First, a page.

We explore the world of a Pink Floyd tribute band so good, even Pink Floyd are fans.
The Australian Pink Floyd
In a vast north London production suite that's favoured by stars such as Kylie Minogue and Peter Gabriel, the sublime strains of Pink Floyd's The Great Gig in the Sky ring out. The assembled crowd is rapt, pristine quadraphonic sound and innovative, Pixar-like 3D effects enlivening the flawless playing of those on stage. There are also swathes of laser beams, these bringing a queasy green hue to the face of a giant marsupial that's bobbing up and down behind us.
Roos aside, the Australian Pink Floyd Show tribute act is a deadly serious business. With three million concert tickets sold across 36 different countries, it is also a highly lucrative one. Some 22 years after they formed in Adelaide as "Think Floyd", TAPFS are about to embark upon another European tour. But perhaps what's most interesting about them is the way they blur the lines between tribute act and bona fide band.
For starters, tonight's dress-rehearsal performance at LH2 studios in Ealing was preceded by the kind of swanky reception one normally associates with original acts on major record labels. The plot really thickens, though, when you consider that the Aussies currently employ the sound engineer Colin Norfield, the drum technician Clive Brooks and the booking agent Neil Warnock, all of whom have worked extensively with the real Pink Floyd.
"I'm doing David Gilmour's solo shows these days," says Norfield, "but I love working with the Aussies too, because they understand the power of Floyd's music and we have all the technology we need to pull off a great show." The sense that TAPFS have clout and pulling-power way beyond that of other tribute acts crystallises when you note that the aforementioned 3D visuals are by John Attard, best known for his work on Harry Potter and the Philosopher's Stone. The idea, TAPFS say, is to think, "What innovations would Floyd be using if they were touring now?"
"People say we've elevated ourselves above the tribute thing," says Colin Wilson, the Aussie Floyd's bassist and co-frontman. "I don't know about that, but what might be different is the amount of time and effort we've put in. Some musicians seem to think that the tribute thing is a way to make an easy buck, but if you want to do it really well it takes dedication. It's gone way beyond a hobby or a dressing-up thing for us - there's a lot of attention to detail."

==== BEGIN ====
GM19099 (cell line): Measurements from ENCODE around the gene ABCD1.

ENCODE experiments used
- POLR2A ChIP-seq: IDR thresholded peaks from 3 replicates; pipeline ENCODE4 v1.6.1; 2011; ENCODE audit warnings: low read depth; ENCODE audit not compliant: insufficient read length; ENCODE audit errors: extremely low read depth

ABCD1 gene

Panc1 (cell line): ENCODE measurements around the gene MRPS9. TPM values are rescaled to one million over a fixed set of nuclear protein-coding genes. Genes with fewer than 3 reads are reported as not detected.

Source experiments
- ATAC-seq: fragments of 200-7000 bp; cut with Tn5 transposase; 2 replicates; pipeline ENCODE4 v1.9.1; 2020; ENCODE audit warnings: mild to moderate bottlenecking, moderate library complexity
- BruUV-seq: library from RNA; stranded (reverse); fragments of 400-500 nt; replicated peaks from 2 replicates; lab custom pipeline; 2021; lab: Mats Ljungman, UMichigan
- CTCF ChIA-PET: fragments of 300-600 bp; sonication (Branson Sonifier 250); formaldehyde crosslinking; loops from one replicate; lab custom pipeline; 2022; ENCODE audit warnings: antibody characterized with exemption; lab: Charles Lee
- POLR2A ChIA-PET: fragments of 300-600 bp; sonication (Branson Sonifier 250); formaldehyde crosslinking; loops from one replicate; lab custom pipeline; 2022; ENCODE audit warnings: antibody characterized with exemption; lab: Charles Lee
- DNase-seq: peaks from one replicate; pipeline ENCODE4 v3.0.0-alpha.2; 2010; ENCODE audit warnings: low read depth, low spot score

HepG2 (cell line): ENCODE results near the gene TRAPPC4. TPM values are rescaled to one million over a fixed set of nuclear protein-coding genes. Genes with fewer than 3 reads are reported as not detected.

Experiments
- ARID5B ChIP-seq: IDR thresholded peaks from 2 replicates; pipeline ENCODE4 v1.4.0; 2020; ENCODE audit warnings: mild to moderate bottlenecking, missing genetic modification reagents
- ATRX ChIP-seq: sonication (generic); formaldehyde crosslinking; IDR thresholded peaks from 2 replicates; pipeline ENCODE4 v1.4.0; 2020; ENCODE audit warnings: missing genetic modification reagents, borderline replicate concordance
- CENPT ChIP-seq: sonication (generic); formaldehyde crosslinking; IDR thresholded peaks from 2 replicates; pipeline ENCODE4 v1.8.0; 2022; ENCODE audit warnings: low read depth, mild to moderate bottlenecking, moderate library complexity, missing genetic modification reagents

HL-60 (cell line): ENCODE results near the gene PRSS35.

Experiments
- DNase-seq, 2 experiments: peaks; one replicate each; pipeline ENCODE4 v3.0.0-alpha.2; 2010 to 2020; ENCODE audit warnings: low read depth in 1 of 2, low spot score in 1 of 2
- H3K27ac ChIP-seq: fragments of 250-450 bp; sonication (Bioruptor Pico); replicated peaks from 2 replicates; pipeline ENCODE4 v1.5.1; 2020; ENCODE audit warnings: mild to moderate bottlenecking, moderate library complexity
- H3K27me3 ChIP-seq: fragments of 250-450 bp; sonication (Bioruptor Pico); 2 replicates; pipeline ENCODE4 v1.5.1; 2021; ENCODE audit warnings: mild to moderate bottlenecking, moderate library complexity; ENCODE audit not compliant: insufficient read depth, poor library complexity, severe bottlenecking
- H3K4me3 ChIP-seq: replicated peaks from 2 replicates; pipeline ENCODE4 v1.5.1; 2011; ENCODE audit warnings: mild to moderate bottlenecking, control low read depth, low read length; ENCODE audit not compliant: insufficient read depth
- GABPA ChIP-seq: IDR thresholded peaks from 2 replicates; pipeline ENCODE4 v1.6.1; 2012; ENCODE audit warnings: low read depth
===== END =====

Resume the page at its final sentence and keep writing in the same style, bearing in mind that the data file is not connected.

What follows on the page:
Impersonating someone else, though - isn't it an odd existence?
"It is a strange way to make a living," Wilson agrees. "But we obviously fill a gap in the market. There are an awful lot of passionate Floyd fans out there who want to hear the music played live. We think of Floyd's music as 20th-century classical music, and that's how it will be seen in years to come. I suppose it's a bit like being in an orchestra that plays Mozart every night."
As TAPFS's guitarist Steve Mac (think David Gilmour to Colin Wilson's Roger Waters) has explained, there's a good reason why his band and other long-lived Australian tribute acts such as Bjorn Again (Abba) got ahead of the game. The country itself is so far-flung and tricky to traverse in a financially viable way that, even today, major rock acts tend not to tour there. When they were still working out of Adelaide, TAPFS were able to cash in on this fact, slowly honing their performances while accruing the finances and know-how they would need to take an increasingly elaborate production overseas. "We knew we had the music down, but we always felt this huge pressure to do something that was striking visually," says Wilson. "That's what makes it Pink Floyd."